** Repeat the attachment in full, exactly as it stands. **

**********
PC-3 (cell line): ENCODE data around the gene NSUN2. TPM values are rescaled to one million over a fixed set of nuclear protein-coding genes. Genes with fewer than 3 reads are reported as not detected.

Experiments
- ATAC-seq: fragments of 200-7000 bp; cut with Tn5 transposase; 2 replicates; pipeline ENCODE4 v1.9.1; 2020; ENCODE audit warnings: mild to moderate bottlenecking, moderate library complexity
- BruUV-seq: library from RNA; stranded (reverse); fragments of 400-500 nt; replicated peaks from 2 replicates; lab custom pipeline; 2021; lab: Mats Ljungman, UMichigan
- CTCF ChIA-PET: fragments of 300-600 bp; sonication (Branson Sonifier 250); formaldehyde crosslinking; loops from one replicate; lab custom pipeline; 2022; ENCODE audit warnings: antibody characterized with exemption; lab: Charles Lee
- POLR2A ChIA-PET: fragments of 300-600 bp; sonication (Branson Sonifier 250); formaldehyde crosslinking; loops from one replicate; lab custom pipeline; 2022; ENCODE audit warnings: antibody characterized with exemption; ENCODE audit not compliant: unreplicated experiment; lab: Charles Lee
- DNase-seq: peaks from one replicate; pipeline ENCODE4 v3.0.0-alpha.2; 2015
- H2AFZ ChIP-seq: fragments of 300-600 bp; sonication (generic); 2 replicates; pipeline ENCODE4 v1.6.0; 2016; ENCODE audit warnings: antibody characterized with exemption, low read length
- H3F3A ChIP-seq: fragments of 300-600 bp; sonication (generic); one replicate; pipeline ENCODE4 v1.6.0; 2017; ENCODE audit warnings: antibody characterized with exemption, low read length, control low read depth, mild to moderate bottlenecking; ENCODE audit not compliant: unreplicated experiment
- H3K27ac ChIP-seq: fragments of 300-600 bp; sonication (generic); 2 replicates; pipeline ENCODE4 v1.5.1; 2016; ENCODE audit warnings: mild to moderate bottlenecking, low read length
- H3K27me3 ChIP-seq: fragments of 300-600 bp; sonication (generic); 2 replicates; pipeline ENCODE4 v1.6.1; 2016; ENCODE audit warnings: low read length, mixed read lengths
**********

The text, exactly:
PC-3 (cell line): ENCODE data around the gene NSUN2. TPM values are rescaled to one million over a fixed set of nuclear protein-coding genes. Genes with fewer than 3 reads are reported as not detected.

Experiments
- ATAC-seq: fragments of 200-7000 bp; cut with Tn5 transposase; 2 replicates; pipeline ENCODE4 v1.9.1; 2020; ENCODE audit warnings: mild to moderate bottlenecking, moderate library complexity
- BruUV-seq: library from RNA; stranded (reverse); fragments of 400-500 nt; replicated peaks from 2 replicates; lab custom pipeline; 2021; lab: Mats Ljungman, UMichigan
- CTCF ChIA-PET: fragments of 300-600 bp; sonication (Branson Sonifier 250); formaldehyde crosslinking; loops from one replicate; lab custom pipeline; 2022; ENCODE audit warnings: antibody characterized with exemption; lab: Charles Lee
- POLR2A ChIA-PET: fragments of 300-600 bp; sonication (Branson Sonifier 250); formaldehyde crosslinking; loops from one replicate; lab custom pipeline; 2022; ENCODE audit warnings: antibody characterized with exemption; ENCODE audit not compliant: unreplicated experiment; lab: Charles Lee
- DNase-seq: peaks from one replicate; pipeline ENCODE4 v3.0.0-alpha.2; 2015
- H2AFZ ChIP-seq: fragments of 300-600 bp; sonication (generic); 2 replicates; pipeline ENCODE4 v1.6.0; 2016; ENCODE audit warnings: antibody characterized with exemption, low read length
- H3F3A ChIP-seq: fragments of 300-600 bp; sonication (generic); one replicate; pipeline ENCODE4 v1.6.0; 2017; ENCODE audit warnings: antibody characterized with exemption, low read length, control low read depth, mild to moderate bottlenecking; ENCODE audit not compliant: unreplicated experiment
- H3K27ac ChIP-seq: fragments of 300-600 bp; sonication (generic); 2 replicates; pipeline ENCODE4 v1.5.1; 2016; ENCODE audit warnings: mild to moderate bottlenecking, low read length
- H3K27me3 ChIP-seq: fragments of 300-600 bp; sonication (generic); 2 replicates; pipeline ENCODE4 v1.6.1; 2016; ENCODE audit warnings: low read length, mixed read lengths